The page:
Pharmacoeconomics
26
,
901
910
.
https://doi.org/10.2165/00019053-200826110-00003
.
Van Houtven
G.
Powers
J.
Pattanayak
S. K.
2007
Valuing water quality improvements in the United States using meta-analysis: is the glass half-full or half-empty for national policy analysis?
Resour. Energy Econ.
29
,
206
228
.
doi:10.1016/j.reseneeco.2007.01.002
.
Van Houtven
G. L.
Pattanayak
S. K.
Usmani
F.
Yang
J.-C.
2017
What are households willing to pay for improved water access? Results from a meta-analysis
.
Ecol. Econ.
136
,
126
135
.
http://dx.doi.org/10.1016/j.ecolecon.2017.01.023
.
Vásquez
W. F.
Franceschi
D.
Hecken
G. V.
2012
Household preferences for municipal water services in Nicaragua
.
Environ. Dev. Econ.
17
,
105
126
.
doi:10.1017/S1355770X11000234
.
Venkatachalam
L.
2015
Informal water markets and willingness to pay for water: a case study of the urban poor in Chennai City, India
.
Int. J. Water Resour. Dev.
31
(
1
),
134
145
.
doi:10.1080/07900627.2014.920680
.
Verlicchi
P.
Al Aukidy
M.
Zanni
G.
2018
Willingness to pay for recreational benefit evaluation in a wastewater reuse project. Analysis of a case study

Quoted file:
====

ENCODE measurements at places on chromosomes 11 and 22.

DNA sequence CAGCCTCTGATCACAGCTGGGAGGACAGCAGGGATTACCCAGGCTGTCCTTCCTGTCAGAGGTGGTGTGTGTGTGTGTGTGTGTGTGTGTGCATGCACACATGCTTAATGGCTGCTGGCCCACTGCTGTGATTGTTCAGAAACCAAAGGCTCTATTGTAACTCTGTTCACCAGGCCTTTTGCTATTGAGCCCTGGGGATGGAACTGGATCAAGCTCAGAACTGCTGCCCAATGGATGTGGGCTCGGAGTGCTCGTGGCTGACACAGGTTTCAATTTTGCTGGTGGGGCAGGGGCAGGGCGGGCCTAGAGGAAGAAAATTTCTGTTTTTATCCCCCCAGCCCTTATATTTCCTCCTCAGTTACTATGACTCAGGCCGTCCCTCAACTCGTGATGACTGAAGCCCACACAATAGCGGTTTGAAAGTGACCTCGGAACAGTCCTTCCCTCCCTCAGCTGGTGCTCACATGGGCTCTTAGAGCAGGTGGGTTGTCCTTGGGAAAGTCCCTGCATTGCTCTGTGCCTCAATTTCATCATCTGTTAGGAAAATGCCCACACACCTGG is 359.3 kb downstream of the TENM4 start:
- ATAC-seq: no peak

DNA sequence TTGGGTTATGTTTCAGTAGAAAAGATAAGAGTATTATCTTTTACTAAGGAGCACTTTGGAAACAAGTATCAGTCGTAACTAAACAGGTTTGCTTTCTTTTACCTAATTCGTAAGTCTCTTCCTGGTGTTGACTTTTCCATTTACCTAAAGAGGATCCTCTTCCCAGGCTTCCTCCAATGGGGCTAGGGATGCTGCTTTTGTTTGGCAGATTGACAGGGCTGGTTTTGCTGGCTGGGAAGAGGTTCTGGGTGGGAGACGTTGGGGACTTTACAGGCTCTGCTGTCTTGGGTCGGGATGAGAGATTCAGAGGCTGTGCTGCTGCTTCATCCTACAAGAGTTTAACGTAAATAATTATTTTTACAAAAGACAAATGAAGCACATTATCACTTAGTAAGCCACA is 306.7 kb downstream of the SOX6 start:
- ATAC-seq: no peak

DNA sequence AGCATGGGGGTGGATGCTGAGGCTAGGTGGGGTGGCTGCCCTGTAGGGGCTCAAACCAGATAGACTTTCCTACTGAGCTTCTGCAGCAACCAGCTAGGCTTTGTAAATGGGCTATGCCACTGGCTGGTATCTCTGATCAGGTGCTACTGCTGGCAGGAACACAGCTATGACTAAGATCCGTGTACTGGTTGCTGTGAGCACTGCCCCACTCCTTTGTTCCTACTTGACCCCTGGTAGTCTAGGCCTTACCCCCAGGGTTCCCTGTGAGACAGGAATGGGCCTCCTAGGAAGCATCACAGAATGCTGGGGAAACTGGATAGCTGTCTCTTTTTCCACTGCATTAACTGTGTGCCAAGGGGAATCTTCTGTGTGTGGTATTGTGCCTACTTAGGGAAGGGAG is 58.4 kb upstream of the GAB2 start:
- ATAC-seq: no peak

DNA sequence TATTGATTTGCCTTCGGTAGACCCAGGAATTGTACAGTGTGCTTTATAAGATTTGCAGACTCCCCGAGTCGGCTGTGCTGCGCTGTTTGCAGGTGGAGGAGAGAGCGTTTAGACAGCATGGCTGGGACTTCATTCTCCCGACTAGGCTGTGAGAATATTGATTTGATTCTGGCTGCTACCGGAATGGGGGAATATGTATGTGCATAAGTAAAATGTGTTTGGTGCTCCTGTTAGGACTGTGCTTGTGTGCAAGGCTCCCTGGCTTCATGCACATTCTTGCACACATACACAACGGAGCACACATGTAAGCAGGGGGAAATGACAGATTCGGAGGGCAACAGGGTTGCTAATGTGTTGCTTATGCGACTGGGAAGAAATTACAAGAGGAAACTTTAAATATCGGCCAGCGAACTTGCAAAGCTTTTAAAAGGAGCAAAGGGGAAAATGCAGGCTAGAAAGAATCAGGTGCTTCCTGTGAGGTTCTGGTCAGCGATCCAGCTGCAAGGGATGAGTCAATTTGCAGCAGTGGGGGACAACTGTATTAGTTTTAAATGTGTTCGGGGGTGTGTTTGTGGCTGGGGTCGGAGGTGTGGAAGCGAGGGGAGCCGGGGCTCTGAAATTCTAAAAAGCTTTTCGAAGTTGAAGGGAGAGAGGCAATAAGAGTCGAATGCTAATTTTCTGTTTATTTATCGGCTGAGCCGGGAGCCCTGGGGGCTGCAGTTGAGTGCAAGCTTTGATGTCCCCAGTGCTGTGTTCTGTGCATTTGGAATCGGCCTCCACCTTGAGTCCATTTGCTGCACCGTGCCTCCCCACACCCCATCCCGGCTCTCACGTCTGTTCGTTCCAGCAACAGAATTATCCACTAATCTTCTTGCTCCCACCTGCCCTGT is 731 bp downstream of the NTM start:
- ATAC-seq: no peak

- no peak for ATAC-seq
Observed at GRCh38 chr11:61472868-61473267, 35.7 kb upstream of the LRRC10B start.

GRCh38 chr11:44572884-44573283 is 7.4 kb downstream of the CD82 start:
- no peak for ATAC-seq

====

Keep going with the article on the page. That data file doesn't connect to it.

.
Water
10
(
992
),
1
18
.
doi:10.3390/w10070922
.
Wang
H.
Shi
Y.
Kim
Y.
Kamata
T.
2015
Economic value of water quality improvement by one grade level in Erhai Lake: a willingness-to-pay survey and a benefit-transfer study
.
Front. Econ. China
10
(
1
),
168
199
.
doi:10.3868/s060-004-015-0008-0
.
Water Footprint Network 2019 National explorer. Available from: https://www.waterfootprintassessmenttool.org/national-explorer/
.
Water.org
2019
The Water Crisis
.
Water.org
.
WHO/UNICEF 2015 Progress on sanitation and drinking water – 2015 update and MDG assessment. Available from: www.washdata.org.
WHO/UNICEF
2017
Progress on Drinking Water, Sanitation and Hygiene
.
Available from: www.washdata.org.
World Bank 2019 Indicators. World Bank. Available from: https://data.worldbank.org/indicator/.
World Bank
2020
World Bank Open Data
.
World Bank
.
This is an Open Access article distributed under the terms of the Creative Commons Attribution Licence (CC BY 4.0), which permits copying, adaptation and redistribution, provided the original work is properly cited (http://creativecommons.org/licenses/by/4.0/).